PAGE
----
When a lawyer is instructed to set aside a company’s liquidation (under section 482 Corporations Act), who do they owe a duty of care to? The company, the instructing shareholder/director or both?
Don’t forget that because the company is in liquidation, it can’t be the client of the lawyer.
In a recent Tasmanian Supreme Court decision, the Full Court has decided on an interlocutory basis that it is arguable that the lawyer owes a duty to both the instructing shareholder and the company.
Here is a link to the case: https://jade.io/article/609362
The case involved a lawyer who allegedly failed (for some 9 months or so) to take steps to set aside the wind-up proceedings, causing the client increased costs and damage. The company brought suit against the lawyer and his firm for alleged professional negligence.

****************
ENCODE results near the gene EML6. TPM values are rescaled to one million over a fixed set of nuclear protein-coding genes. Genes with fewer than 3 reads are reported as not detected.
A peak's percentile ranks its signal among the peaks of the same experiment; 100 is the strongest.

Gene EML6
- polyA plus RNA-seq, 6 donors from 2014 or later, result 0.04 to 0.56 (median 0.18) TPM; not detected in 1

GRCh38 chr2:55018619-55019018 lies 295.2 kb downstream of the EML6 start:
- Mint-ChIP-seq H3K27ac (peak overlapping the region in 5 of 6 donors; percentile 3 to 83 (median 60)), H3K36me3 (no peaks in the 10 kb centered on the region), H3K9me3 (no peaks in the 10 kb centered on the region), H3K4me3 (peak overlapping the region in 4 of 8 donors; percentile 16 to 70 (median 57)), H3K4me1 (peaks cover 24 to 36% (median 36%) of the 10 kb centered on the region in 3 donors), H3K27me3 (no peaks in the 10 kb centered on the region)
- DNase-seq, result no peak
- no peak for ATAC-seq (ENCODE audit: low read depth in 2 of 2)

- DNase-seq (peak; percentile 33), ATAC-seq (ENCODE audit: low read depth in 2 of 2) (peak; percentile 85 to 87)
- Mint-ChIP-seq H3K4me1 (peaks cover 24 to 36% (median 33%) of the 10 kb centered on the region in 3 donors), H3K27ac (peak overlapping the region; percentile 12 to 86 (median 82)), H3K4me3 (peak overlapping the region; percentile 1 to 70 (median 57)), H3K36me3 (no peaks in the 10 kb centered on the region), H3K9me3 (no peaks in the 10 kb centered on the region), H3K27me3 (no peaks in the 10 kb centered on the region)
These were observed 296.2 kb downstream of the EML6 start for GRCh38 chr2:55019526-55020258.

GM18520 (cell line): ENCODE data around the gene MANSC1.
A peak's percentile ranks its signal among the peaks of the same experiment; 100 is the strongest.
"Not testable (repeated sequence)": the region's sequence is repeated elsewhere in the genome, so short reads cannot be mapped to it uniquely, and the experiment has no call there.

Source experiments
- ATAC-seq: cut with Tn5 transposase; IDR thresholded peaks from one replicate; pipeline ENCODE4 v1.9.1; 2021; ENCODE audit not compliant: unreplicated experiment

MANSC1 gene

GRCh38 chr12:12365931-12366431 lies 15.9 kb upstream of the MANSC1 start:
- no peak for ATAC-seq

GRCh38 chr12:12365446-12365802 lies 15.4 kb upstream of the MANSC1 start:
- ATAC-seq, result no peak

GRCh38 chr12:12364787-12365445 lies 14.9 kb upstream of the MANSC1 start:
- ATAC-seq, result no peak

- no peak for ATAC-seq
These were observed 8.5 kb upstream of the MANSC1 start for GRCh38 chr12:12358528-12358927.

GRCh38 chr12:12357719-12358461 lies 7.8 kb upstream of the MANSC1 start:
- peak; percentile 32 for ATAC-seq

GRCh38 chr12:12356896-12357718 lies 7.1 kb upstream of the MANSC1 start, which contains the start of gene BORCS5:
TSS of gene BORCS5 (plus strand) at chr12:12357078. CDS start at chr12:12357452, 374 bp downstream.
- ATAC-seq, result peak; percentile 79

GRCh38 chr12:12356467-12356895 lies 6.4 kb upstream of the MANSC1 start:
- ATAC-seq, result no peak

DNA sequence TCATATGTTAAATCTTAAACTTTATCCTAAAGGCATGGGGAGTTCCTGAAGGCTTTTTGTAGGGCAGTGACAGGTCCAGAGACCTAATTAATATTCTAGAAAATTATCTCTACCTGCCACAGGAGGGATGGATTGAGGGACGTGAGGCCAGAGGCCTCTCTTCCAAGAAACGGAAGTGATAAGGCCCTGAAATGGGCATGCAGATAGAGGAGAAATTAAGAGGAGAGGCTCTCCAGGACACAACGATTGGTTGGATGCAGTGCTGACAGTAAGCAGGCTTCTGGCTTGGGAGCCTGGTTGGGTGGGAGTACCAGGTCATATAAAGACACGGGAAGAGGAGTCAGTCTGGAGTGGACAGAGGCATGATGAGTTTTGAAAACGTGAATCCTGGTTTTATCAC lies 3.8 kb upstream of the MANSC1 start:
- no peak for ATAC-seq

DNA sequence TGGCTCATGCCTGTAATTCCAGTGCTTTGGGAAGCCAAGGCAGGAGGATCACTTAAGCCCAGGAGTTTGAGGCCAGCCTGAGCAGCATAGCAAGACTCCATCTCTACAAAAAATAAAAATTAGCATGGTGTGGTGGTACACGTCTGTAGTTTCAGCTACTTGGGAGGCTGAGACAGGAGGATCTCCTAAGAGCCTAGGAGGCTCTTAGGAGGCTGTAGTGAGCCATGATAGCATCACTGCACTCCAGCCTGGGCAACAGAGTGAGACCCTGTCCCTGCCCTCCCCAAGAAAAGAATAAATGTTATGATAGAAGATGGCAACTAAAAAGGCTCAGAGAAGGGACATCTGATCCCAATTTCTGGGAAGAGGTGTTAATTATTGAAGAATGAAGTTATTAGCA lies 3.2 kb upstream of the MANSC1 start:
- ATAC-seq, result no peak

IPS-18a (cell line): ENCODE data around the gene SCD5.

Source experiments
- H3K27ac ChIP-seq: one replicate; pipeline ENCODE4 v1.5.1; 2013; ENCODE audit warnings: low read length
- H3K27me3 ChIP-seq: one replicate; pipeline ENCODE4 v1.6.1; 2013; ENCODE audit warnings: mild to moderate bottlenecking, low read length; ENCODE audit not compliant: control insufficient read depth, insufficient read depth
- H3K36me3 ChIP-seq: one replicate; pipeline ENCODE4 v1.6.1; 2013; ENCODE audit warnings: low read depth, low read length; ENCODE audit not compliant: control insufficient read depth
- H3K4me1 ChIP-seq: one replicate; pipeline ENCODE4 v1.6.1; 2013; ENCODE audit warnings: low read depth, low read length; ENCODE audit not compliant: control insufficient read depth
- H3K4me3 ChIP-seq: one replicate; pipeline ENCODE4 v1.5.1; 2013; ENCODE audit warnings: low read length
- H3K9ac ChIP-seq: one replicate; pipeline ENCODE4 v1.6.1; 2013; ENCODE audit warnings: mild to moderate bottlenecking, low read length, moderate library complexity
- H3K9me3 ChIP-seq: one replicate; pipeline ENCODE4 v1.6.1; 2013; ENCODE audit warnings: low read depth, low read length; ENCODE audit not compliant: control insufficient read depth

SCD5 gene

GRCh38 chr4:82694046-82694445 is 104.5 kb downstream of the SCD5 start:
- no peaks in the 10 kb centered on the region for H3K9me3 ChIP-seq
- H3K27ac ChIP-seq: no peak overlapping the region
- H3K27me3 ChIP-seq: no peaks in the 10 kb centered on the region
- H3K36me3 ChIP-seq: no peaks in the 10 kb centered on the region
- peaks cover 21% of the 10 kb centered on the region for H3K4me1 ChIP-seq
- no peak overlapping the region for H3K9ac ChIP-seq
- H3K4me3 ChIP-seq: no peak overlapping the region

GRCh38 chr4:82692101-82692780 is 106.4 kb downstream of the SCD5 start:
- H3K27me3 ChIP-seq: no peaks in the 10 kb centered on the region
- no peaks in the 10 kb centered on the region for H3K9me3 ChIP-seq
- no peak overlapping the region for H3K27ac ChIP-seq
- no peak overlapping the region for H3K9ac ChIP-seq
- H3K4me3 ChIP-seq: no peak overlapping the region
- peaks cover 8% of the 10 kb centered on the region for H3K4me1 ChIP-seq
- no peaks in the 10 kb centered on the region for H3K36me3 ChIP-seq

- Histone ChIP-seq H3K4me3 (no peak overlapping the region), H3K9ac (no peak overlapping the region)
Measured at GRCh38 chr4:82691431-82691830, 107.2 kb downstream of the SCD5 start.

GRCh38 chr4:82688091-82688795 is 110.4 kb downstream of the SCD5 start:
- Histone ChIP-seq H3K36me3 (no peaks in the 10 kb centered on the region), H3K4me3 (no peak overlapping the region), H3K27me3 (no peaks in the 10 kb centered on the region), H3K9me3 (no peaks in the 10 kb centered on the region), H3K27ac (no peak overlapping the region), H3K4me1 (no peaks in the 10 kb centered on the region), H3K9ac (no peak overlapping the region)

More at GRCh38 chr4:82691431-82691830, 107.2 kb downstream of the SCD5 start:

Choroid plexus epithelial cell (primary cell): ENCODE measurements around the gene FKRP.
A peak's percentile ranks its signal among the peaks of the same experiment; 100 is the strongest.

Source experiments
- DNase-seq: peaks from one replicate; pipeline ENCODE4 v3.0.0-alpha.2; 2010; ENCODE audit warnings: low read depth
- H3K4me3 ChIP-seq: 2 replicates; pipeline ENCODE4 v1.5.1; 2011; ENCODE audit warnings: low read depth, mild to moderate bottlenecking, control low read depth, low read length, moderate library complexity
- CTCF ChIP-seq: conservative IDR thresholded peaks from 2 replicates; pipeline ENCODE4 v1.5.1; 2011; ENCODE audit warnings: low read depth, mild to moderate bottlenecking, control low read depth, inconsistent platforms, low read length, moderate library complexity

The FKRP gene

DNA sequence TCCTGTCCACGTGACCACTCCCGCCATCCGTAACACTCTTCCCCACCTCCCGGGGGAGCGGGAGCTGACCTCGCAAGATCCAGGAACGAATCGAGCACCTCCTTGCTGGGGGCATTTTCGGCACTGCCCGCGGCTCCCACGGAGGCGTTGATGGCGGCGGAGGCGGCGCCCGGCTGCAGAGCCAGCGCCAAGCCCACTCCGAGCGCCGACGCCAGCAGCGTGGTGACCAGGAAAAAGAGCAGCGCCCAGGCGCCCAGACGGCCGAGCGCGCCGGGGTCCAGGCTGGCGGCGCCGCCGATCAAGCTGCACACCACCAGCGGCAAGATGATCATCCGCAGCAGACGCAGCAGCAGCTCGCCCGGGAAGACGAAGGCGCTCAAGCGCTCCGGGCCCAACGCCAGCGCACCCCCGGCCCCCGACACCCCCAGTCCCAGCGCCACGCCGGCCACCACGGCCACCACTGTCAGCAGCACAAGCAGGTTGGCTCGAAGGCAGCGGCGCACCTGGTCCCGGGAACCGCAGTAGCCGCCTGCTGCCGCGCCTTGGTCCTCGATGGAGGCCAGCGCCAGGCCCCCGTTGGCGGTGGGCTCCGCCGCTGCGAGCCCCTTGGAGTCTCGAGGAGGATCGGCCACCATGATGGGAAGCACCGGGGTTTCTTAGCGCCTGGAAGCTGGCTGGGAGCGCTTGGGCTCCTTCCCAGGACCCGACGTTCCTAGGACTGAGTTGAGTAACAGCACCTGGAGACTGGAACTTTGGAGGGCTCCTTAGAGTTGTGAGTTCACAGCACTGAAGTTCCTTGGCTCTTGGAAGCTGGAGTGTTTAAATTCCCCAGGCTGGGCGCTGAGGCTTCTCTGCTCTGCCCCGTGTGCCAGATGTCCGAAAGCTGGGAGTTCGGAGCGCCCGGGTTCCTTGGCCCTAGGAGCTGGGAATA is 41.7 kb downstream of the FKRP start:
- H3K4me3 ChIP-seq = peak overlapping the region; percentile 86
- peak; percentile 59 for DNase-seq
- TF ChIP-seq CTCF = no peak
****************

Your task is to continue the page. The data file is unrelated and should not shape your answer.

The company claimed that there was the requisite coincidence of interest between all of the shareholders and stakeholders “such that a competently prepared and prosecuted termination application would be in the interests of” all.
The lawyer on the other hand pointed to section 471A Corporations Act (now section 198G), in that during the liquidation the directors and shareholders were barred from bringing proceedings in the company’s name. Given that fact and a range of others, it can’t be said that the interests of the liquidated company are coincidental.
The Full Court recognised that, in a s482 application, there is no direct authority and it is a novel argument. But also found that the duty was arguably owed to both.
It was preferred that the matter go to trial, where the Court could hear the full range of submissions and evidence.
Interesting to see quite a broad interpretation to a lawyers duty of care to third parties. I will keep everyone updated on the final outcome.
What do you think – a duty to all or just the client?